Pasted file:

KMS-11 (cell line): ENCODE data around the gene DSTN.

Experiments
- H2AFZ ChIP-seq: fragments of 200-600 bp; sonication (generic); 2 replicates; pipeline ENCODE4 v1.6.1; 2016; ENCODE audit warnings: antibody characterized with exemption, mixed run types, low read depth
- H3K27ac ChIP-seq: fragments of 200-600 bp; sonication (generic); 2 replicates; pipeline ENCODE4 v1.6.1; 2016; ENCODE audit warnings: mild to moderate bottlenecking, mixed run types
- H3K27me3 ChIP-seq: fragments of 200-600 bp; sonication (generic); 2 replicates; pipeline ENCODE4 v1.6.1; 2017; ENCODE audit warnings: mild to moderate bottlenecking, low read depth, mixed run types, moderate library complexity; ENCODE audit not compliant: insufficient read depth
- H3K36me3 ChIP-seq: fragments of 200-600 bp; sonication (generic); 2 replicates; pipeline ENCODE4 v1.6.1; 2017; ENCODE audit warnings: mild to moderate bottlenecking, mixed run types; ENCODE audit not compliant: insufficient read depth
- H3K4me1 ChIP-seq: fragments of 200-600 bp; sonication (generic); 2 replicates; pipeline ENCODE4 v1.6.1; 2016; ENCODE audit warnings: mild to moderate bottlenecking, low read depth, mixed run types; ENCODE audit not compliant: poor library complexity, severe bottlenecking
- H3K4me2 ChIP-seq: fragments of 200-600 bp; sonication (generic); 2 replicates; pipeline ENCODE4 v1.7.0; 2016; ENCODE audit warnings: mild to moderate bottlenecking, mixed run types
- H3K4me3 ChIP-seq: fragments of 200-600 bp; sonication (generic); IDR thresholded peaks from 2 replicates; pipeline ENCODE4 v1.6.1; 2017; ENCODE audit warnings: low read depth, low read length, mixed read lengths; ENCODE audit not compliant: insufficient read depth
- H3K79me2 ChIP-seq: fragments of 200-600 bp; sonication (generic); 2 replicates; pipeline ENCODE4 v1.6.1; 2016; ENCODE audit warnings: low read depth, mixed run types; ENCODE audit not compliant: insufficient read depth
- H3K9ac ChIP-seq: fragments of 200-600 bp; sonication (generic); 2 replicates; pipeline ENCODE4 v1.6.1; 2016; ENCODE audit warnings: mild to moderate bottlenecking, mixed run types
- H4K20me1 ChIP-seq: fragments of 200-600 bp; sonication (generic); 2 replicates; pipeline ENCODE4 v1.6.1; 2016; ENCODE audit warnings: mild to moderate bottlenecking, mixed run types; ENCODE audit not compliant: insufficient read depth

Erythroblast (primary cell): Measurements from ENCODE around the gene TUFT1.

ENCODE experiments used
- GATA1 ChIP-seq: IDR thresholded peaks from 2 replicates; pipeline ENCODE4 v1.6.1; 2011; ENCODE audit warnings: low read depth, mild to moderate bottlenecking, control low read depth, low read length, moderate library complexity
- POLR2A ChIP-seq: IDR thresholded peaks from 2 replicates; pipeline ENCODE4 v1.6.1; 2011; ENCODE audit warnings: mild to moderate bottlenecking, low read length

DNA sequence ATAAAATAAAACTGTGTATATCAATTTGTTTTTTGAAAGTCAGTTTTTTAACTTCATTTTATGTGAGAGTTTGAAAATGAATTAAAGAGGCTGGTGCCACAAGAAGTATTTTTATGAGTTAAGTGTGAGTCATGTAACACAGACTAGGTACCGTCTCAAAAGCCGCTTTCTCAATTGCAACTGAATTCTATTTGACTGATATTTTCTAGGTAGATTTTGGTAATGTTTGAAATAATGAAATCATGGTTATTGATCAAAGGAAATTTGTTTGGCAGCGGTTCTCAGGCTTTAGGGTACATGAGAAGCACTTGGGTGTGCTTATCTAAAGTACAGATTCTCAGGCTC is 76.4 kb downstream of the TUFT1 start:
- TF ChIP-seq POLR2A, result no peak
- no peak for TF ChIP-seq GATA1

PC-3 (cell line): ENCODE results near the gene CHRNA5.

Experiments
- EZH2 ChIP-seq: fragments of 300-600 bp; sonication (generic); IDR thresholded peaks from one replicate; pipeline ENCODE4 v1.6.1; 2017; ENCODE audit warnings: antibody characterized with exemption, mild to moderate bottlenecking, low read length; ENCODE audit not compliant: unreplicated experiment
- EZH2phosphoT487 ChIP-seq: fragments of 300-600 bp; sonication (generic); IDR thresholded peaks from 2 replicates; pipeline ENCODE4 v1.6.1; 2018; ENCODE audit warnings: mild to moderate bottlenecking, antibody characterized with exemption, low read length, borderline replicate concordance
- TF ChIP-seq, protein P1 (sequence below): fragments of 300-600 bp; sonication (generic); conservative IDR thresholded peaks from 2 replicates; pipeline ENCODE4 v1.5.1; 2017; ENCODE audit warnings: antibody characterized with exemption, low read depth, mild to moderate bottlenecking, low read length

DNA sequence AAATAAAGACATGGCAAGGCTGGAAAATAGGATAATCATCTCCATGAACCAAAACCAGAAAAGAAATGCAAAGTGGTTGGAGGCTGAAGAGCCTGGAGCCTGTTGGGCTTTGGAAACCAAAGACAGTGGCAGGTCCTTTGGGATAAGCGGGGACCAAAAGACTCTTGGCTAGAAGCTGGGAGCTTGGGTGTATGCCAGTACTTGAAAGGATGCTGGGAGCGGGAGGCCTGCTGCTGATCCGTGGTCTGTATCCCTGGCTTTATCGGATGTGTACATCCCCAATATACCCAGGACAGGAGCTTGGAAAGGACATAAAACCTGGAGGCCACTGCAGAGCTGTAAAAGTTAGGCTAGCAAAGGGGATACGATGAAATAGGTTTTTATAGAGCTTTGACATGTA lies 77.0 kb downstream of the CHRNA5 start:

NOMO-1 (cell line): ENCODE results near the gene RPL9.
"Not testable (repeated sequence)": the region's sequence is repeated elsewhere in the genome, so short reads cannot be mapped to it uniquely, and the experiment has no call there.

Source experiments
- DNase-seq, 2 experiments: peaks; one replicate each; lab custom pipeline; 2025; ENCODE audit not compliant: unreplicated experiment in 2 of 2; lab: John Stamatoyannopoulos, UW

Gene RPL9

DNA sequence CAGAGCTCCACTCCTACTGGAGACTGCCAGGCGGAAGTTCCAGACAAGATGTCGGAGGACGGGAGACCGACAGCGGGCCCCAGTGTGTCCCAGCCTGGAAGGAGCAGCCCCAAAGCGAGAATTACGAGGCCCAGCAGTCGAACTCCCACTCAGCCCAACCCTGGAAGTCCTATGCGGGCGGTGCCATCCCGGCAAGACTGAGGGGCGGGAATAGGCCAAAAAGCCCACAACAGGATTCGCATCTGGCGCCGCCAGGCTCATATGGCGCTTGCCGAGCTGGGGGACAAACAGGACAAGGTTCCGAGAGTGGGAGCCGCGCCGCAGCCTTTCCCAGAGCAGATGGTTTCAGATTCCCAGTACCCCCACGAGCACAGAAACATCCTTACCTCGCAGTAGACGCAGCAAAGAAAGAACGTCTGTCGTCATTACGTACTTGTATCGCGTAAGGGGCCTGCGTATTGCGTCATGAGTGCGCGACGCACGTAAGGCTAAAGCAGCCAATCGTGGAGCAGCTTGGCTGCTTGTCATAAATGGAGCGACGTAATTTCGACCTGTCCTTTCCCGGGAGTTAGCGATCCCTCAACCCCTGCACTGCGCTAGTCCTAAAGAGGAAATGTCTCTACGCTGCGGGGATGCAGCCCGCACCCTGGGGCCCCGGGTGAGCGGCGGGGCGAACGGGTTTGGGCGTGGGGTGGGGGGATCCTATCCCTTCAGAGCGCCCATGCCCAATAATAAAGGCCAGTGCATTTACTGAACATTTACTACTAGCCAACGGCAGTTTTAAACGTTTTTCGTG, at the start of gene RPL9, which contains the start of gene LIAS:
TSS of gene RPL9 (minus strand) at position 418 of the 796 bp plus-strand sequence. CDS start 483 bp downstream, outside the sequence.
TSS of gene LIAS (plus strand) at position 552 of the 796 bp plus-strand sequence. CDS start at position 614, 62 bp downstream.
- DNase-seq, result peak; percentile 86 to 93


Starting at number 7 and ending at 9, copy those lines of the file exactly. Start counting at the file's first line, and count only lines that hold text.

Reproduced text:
- H3K4me1 ChIP-seq: fragments of 200-600 bp; sonication (generic); 2 replicates; pipeline ENCODE4 v1.6.1; 2016; ENCODE audit warnings: mild to moderate bottlenecking, low read depth, mixed run types; ENCODE audit not compliant: poor library complexity, severe bottlenecking
- H3K4me2 ChIP-seq: fragments of 200-600 bp; sonication (generic); 2 replicates; pipeline ENCODE4 v1.7.0; 2016; ENCODE audit warnings: mild to moderate bottlenecking, mixed run types
- H3K4me3 ChIP-seq: fragments of 200-600 bp; sonication (generic); IDR thresholded peaks from 2 replicates; pipeline ENCODE4 v1.6.1; 2017; ENCODE audit warnings: low read depth, low read length, mixed read lengths; ENCODE audit not compliant: insufficient read depth